Background: Atherosclerosis is a systemic disease with different faces. Despite similar, or even identical, risk factors and pathogenesis, atherosclerotic lesions and their clinical manifestations vary in different parts of the vasculature. Peripheral arterial disease (PAD) in the superficial femoral artery (SFA) represents a frequent clinical manifestation of atherosclerotic disease. The pathohistological characteristics of plaques in PAD differ from lesions in the coronary arteries. Plaques in the SFA have more fibrotic elements with less lipid and degenerative tissue elements; this makes them more stable and less prone to rupture. The density of vasa vasorum, an important determinant of structure and stability of atherosclerotic lesions, is significantly lower in PAD than in coronary arteries. Further, haemodynamic forces and shear stress vary in different segments of the arterial tree and influence the development of atherosclerotic lesions and their stability. It follows that the clinical consequences differ depending on the vascular territory involved. In the coronary arteries, acute thrombotic occlusion with clinical manifestation of myocardial infarction is one of the most frequent manifestations due to unstable atherosclerotic lesions. Atherosclerotic lesions in SFA progress slowly and are more stable; therefore, clinical manifestations develop more gradually.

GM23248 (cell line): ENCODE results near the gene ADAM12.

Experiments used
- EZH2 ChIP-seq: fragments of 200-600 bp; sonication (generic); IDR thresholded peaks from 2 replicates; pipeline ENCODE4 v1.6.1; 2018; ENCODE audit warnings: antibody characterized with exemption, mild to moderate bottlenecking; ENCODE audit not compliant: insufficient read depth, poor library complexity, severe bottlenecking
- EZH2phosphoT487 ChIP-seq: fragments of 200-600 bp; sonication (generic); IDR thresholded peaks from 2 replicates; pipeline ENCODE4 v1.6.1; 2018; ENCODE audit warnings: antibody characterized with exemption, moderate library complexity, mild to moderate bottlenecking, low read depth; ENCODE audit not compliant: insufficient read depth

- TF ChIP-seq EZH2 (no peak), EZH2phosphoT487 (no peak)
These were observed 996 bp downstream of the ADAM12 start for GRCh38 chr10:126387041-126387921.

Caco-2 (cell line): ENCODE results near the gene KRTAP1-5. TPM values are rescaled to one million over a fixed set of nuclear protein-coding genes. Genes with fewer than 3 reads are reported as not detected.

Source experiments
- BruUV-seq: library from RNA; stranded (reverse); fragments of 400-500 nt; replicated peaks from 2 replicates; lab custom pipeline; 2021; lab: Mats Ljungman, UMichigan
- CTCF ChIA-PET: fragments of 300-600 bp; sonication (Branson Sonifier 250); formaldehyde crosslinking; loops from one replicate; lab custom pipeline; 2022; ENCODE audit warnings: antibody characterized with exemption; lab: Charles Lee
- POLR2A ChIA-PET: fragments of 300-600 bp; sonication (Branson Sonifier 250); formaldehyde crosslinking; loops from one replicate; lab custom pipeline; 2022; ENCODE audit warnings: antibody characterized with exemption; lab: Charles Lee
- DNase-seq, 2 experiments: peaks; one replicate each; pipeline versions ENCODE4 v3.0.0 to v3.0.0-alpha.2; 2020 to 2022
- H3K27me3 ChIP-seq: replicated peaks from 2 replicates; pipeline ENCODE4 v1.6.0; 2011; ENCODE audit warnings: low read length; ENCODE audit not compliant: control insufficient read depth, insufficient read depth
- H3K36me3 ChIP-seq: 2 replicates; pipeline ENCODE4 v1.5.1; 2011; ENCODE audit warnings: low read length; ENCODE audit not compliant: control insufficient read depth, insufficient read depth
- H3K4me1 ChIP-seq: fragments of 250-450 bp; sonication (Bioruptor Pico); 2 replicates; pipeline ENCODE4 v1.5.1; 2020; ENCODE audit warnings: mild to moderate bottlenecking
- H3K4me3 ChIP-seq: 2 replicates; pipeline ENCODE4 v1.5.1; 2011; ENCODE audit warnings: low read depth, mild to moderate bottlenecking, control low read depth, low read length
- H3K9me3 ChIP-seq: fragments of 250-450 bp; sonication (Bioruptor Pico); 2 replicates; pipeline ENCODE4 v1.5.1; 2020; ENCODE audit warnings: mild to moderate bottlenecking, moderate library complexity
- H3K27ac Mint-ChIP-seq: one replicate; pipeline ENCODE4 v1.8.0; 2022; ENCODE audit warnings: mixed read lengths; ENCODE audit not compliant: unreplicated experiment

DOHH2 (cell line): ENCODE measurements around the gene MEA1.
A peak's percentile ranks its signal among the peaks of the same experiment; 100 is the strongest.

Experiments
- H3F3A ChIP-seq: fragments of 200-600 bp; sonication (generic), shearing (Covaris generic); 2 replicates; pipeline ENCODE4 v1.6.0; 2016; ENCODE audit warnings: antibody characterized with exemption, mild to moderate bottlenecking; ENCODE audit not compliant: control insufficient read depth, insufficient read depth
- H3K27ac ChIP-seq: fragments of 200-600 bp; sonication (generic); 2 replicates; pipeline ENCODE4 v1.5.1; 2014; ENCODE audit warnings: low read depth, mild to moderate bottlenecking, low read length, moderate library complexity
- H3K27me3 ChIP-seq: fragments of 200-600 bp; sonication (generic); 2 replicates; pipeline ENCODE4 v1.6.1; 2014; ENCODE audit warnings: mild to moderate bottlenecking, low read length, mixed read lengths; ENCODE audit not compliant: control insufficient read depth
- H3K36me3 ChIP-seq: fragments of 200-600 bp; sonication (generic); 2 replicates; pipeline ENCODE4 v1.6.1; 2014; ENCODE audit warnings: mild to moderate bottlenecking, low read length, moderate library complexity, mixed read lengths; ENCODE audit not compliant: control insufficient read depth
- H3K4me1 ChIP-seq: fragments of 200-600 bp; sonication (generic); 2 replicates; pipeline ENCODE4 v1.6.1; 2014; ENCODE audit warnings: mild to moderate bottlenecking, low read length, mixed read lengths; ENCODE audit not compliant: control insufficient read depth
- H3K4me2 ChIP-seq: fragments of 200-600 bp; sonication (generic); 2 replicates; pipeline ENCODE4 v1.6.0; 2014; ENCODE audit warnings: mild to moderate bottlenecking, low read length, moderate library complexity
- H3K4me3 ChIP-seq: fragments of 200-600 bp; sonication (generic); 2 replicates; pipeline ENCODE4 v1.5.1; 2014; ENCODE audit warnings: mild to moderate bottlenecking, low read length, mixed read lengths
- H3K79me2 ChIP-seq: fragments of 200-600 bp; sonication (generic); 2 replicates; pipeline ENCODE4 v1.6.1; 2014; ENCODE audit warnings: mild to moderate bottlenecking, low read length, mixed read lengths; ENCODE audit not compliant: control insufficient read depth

Conclusion: The atherosclerotic process in SFA is frequently asymptomatic or presents as stable intermittent claudication, and in a relatively low percentage, progresses to critical limb ischaemia. Also, remodelling of the arterial wall in peripheral arteries compensates for the reduction of arterial lumen and provides blood flow in spite of relatively large atherosclerotic lesions. However, arterial restenosis after recanalization procedures in SFA reduces the long-term success of recanalization.